The old copper water heater in the outhouse at Jane
Austen's house in Chawton.
Although a kettle
on a fire or a kitchen range could supply relatively small amounts of hot
water, the 'copper' water heater / boiler was the only means of obtaining hot water in significant
amounts - for Monday washday, for the (occasional)
cleaning the house and for washing up dishes.
The 'copper' features strongly in my mother's recollections
of life in her childhood in the early 1900s. So I wanted to know what it
was, what it looked like and how it worked. Descriptions were not hard to
obtain as numerous living individuals, unlike me, remembered coppers from
According to my mother's recollections:
The copper was like a deep cauldron with a lid, built
into the corner of the room with a space underneath for the fire.
The search for information
My problem with finding out more about coppers was just because they were built-in
- and bulky. So although every Victorian
and Edwardian house was built with one and although numerous such houses are still
giving good service today, their coppers have understandably been demolished
to make room for more modern appliances. Some 'cauldron' parts and lids have
survived in museums and the occasional museum even has a reconstruction
which is, of course, not fully built-in.
It took a long search to find an original built-in copper somewhere where
photograph. (National Trust properties do not allow photographs.) Success was in an outhouse at Jane Austen's house in Chawton.
In the better off houses, coppers were in outhouses, although in the working
Victorian-style terraces where my mother lived, the copper was in the
Seeing an original copper enabled
me to make much more sense of the descriptions and the museum exhibits.
About 'copper' water heaters
The container for the water from a dismantled copper
in Milestones Museum in Basingstoke. It is unusual in that it really is made
of copper rather than cast-iron. The photo also shows wooden tongs for lifting clothes in and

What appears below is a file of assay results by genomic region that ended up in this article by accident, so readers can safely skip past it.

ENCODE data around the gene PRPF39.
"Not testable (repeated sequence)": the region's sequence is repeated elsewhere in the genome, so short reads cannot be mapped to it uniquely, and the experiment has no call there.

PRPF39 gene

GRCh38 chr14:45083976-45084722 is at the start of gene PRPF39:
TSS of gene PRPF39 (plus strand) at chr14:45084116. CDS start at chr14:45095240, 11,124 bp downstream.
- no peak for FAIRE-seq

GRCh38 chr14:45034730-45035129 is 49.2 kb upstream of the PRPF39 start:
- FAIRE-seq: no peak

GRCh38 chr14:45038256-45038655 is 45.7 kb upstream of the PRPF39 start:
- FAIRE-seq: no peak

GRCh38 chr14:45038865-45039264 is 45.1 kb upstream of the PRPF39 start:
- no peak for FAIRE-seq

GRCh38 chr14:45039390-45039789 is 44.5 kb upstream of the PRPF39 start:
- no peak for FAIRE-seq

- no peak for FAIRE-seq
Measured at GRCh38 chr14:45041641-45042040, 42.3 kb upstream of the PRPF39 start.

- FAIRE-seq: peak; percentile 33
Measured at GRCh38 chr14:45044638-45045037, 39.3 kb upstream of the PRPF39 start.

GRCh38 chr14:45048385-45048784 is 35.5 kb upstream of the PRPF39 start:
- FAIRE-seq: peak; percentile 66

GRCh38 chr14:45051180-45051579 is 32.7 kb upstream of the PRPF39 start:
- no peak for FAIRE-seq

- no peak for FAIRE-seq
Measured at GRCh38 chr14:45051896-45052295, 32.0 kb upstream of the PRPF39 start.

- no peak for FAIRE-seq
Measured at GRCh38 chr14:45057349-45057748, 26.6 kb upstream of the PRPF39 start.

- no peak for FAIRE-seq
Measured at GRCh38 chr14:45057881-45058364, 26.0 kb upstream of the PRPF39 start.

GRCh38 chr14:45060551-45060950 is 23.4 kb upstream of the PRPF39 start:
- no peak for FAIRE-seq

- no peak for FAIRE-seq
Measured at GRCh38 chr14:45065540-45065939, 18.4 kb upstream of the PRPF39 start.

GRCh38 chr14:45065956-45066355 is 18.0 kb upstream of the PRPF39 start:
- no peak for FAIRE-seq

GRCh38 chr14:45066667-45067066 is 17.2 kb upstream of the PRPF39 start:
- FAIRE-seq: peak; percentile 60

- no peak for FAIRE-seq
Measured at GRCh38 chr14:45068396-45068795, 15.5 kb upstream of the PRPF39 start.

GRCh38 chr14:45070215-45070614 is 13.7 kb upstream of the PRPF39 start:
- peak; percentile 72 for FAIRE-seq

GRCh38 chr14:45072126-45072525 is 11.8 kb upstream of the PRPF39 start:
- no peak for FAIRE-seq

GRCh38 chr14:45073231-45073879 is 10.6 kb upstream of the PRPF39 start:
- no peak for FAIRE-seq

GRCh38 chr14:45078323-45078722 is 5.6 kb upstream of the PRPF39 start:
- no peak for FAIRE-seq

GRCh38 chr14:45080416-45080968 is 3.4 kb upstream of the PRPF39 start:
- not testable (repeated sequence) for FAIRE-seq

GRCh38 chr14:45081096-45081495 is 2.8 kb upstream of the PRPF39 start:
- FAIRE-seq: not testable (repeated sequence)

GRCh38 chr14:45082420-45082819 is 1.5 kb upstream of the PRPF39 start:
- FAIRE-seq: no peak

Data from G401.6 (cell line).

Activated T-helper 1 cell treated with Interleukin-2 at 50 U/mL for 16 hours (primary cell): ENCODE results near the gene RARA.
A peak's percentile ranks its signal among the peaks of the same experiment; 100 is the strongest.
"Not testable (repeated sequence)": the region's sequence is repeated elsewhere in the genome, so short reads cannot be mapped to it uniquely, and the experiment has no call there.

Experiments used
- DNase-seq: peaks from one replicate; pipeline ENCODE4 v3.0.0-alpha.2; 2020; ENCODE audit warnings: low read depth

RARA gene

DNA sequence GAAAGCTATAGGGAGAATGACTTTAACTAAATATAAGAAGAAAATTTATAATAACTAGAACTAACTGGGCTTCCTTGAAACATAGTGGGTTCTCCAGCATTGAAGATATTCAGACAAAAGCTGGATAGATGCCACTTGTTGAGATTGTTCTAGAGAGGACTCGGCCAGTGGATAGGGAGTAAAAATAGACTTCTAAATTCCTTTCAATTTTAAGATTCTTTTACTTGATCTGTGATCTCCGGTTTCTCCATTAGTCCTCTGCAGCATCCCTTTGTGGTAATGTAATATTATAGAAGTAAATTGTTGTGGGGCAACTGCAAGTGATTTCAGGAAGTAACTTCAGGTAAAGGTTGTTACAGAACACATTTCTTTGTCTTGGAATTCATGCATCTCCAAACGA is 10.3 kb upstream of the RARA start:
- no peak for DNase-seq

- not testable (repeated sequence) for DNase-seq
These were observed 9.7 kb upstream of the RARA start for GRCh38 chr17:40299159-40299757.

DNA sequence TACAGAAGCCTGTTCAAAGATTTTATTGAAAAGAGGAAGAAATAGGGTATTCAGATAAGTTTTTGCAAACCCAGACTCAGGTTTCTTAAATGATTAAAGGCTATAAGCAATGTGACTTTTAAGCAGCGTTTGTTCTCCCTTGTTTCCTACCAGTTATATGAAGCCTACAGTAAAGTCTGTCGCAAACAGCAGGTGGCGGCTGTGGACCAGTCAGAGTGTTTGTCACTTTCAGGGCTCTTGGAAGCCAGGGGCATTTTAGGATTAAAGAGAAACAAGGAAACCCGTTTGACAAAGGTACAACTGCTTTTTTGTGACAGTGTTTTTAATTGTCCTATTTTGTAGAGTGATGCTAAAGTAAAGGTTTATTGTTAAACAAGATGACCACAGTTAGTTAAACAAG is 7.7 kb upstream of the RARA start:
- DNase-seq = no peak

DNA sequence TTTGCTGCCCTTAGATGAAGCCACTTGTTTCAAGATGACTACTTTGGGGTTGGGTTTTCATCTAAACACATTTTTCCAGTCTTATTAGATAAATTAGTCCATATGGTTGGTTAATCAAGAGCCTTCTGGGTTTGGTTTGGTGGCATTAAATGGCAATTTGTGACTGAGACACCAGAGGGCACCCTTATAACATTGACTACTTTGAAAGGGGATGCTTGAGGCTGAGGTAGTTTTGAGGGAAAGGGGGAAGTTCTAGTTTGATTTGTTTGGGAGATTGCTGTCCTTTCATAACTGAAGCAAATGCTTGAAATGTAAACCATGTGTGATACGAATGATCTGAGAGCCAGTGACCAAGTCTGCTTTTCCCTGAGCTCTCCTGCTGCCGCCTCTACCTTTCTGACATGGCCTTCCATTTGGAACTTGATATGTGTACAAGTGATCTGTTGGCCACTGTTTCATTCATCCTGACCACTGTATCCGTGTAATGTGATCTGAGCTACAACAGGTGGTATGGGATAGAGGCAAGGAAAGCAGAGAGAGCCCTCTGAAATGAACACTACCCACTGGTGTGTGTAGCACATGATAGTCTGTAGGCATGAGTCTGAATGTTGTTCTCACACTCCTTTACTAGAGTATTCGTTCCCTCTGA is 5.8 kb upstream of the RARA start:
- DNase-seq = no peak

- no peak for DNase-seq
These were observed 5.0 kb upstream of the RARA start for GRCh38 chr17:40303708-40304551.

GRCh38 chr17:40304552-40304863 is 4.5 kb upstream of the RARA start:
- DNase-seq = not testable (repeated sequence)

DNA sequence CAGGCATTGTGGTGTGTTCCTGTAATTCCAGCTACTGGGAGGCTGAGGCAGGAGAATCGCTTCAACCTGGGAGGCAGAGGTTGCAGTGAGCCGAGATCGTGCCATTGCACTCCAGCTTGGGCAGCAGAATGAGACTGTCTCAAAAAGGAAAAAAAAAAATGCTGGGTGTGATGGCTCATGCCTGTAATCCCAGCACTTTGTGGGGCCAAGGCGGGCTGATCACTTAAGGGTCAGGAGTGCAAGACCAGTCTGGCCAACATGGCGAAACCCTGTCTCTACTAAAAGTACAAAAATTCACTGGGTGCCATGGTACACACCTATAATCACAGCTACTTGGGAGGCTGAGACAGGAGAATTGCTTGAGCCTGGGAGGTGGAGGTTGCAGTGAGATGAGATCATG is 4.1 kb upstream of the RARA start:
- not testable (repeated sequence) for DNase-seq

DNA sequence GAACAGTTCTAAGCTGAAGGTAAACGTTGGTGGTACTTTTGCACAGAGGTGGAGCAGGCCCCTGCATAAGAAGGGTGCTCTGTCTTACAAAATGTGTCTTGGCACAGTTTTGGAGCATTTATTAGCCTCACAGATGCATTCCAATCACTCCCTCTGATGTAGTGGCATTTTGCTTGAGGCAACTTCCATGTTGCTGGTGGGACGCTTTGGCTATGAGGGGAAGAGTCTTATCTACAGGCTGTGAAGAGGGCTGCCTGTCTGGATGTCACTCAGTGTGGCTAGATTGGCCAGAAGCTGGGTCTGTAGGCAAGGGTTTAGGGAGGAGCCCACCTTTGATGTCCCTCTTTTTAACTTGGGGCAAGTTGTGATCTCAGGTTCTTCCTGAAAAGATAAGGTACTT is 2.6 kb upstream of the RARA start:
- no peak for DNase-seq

out of the water.
Wooden lid for the water container of the copper.
As a young boy, I used to enjoy wielding the lid of my
grandmother's copper as a shield.
The lid of an original copper lifted to show the cast iron inside.
In some wealthy houses, the container for the water to be heated really was made of copper but
this was exceptional. The container was generally of cast-iron, and its size depended
on the size of the household which it served. Generally speaking it was like
a very large deep bucket without a handle.
Although most coppers had to be filled and emptied with a bucket, we were rather
proud that ours had a tap for emptying.
This container for the water was built-in and could not be removed. So
water had to be added and removed with a bucket or ladle which must have been very heavy
work. The coppers on the working class Huxley Estate took about six regular
bucketfuls to fill.
The water was heated by a coal fire which was lit through an opening in
the brickwork and there was another opening below to provide a flow of air
and to collect the fallen
ashes. The flue or chimney was normally behind the
wall against which the copper was built, and it led into a chimney serving an adjacent fire of some sort. On the working class Huxley Estate, the
adjacent fire was the kitchen range; at Jane Austen's house it was a
fireplace and a bread
There was a wooden lid which kept the inside of the copper clean and also kept in the steam
and heat when the copper was in use.
The arrangement in the outhouse at Jane Austen's
house in Chawton, whereby the copper, a fireplace and a bread oven all use
the same chimney.
This reconstruction of a copper at Blaise Castle House
Museum in Bristol shows another arrangement whereby the coals were fed in and
the ashes removed. Being a reconstruction, the copper is not plumbed
into a chimney, and could never actually work.
This website Join me in the 1900s is a contribution to the social history of everyday life in early to mid 20th century Britain, seen through personal recollections and illustrations, with the emphasis on what it was like to live in those times. It is ©